Have you ever looked at yourself in the mirror to see how your head is actually perched on top of your spine? Do you feel as though you are greeting people with your nose projected forward? Have you looked at the driver beside you? Are they driving with their head tilted up looking out of the bottom of their eyes? When you’re sitting at your work desk is your nose in the air? Are you looking out of the bottom of your glasses? Are you leaning in towards your computer? These are examples of bad posture which can affect your health. We call this “forward head posture”.
Your head can weight anywhere from 8 – 15 lbs. It is balanced on the top of your spine and for every inch forward that it sits in a bad posture the weight of the head increases.
What does this mean to us? This means that the muscles at the back of your head and neck are constantly being pulled and strained with this extra weight. What may develop, if this happens continually over a period of time, are symptoms such as a constant burning on the back of the upper shoulders right near your shoulder blades, headaches and or migraines, jaw pain, a pain in the neck or pains that develop in the mid and lower back. You will have restrictions in certain neck, jaw or shoulder movements such as being able to shoulder check when driving a car or being able to look down without pain. Over time you will develop posture issues in other areas as the body tries to compensate.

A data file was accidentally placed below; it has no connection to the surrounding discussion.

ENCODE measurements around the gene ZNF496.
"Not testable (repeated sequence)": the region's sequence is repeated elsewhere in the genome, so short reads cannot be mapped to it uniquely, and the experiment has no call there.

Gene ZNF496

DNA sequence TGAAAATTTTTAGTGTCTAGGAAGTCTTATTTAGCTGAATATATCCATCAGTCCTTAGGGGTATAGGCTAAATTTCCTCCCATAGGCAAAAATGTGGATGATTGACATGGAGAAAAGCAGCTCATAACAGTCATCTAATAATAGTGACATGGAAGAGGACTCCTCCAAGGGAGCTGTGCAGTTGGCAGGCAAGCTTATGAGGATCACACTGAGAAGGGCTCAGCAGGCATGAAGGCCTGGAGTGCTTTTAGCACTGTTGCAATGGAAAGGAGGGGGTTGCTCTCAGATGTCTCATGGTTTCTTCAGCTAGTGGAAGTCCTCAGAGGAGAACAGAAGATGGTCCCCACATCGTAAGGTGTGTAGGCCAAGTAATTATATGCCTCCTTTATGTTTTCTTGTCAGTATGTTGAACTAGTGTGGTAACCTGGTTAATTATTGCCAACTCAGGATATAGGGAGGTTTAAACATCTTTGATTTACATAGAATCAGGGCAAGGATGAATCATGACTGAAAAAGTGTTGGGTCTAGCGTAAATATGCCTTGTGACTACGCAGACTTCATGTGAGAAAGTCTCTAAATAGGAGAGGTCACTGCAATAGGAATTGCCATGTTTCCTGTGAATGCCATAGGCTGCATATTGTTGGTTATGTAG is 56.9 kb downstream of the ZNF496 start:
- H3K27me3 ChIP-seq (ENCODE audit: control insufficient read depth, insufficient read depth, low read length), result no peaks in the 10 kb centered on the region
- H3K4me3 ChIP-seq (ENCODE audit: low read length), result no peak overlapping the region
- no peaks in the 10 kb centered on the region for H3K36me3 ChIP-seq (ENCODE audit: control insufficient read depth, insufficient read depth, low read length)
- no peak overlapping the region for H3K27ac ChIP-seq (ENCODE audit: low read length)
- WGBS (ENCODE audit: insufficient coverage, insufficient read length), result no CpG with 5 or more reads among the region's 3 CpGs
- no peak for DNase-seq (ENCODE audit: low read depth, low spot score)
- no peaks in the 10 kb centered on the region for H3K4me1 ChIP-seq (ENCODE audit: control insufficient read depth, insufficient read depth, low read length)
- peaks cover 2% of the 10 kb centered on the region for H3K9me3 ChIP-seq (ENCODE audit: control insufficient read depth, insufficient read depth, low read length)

Headaches and migraines can be caused by trigger points in the muscles when the head is situated too far forward from its axis point. Trigger points are, in layman’s terms, knots in the muscles that when compressed or pressure is put on them, refer pain in a predictable pattern to somewhere else on the body. The compression or pressure can be from a manual pressure or pressure caused when the muscle is stretched. The trigger point in the muscle is then compressed.
There are 4 small muscles at the very base of the skull and when your posture is altered in a forward head position, these muscles become short. For example, if you were to hold your arm with your elbow bent for a period of weeks, you would eventually not be able to straighten your arm without pain. The muscles of the arm would have adapted to this posture and become shorter. You would most likely have developed trigger points in the muscles as well which would be referring pain elsewhere.
The 4 small muscles at the base of the skull are called sub occipital muscles and if they develop trigger points you may get a headache deep in the skull that moves towards the eyes.
Self Help Tip:
- Sit in a slouched position and see how far your head moves forward. Have someone take a picture of you from the side. Then imagine a steel rod being placed on your stomach from your pubic bone to your breast bone keeping your torso tall. (do not pull your shoulders back, just let them relax) Now take another picture from the side and see if the position of your head has changed.
This posture may tire out your back very quickly so try to hold this position for one minute every hour and slowly increase the length of time when your body is strong enough to keep it there.